Firstly, there are markets which arise from the various national leagues of the Member States. Tied with national identity, consumers have a proclivity to prefer games which involve a club from their country. Taken as an example, if the prices of the TV broadcasts of the clubs of a country increased, consumers would not switch to foreign clubs. The existence of the ESL would not affect these national markets because, as stated in their press release, the ‘traditional domestic match calendar which remains at the heart of the club game’ would be preserved; this is because the ESL would consist of midweek fixtures in conjunction with the games of the domestic leagues. This harmonious coexistence is further confirmed by the envisioned ‘solidarity’ payments which would be handed out to national associations.

Secondly, consumers often also watch European football, primarily in the form of the Europa League (EL) and the Champions League (CL). These constitute European markets, not only due to the fact that the schedules do not overlap as much as possible with the national leagues, but also because of the very nature of European football. These leagues were created to meet the need of determining who is the definite and genuine champion of Europe. While loyalty to one’s club can be strong and absolute in the European leagues, it is often observed that the elimination of one’s own club prompts a fan to realign their support to a different club, often of the same nationality. National leagues, on the other hand, are not only a means to qualify for the European spots, but also ends in themselves, to quench the thirst for domestic supremacy over one’s rivals for the much-coveted bragging rights. In this sense, there is a two-tier ‘us versus them’ mentality, firstly among clubs in the domestic leagues and then as a collective of national clubs in the European sphere.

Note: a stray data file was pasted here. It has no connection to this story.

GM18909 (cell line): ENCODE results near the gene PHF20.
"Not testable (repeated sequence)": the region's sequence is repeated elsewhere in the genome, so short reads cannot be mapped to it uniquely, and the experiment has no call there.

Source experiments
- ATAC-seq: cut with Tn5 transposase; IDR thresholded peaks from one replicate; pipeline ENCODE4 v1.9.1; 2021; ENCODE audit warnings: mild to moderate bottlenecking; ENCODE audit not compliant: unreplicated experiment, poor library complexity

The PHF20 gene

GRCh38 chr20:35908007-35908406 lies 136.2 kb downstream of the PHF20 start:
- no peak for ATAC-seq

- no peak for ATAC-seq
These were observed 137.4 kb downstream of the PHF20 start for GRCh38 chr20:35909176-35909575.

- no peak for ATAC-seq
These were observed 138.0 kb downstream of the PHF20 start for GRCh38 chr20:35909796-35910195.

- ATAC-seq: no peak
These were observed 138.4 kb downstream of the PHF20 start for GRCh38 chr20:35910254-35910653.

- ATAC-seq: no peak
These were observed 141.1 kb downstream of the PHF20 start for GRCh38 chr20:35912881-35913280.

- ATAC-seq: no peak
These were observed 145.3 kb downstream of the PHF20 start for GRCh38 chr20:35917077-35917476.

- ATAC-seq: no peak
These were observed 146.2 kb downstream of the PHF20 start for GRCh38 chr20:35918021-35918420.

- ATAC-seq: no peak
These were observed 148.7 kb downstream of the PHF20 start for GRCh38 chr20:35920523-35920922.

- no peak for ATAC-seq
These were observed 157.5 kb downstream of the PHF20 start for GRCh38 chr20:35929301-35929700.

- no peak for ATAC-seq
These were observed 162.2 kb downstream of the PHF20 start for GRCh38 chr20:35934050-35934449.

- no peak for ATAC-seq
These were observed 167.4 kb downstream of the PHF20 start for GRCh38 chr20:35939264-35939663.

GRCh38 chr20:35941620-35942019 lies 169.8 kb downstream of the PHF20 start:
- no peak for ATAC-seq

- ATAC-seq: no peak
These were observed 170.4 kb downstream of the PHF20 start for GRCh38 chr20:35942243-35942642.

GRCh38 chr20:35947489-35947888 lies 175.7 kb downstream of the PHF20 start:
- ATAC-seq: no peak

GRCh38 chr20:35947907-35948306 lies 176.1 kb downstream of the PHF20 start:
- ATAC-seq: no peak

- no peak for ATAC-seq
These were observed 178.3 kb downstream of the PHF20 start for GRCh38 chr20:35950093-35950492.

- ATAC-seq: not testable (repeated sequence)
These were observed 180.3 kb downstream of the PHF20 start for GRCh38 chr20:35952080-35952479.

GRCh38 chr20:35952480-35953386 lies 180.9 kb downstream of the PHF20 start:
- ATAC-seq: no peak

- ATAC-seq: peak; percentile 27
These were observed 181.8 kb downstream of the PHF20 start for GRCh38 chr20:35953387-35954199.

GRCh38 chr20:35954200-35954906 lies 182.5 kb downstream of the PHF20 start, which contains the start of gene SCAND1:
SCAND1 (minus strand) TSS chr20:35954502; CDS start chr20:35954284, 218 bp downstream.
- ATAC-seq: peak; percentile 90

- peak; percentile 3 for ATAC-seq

2. The Idiosyncrasies of ‘Big Clubs’ and the new European Market

The 15 founding clubs are meant to be the most marketable, profitable, and prestigious football clubs around Europe and around the world. Their wealth of resources and superlative performance are inextricably linked; over the past 30 years throughout Spain, England, and Italy, only 9 times has the league been won by a club other than the founding clubs of the ESL. Due to the utter magnitude of these clubs, they attract consumers from every corner of the world.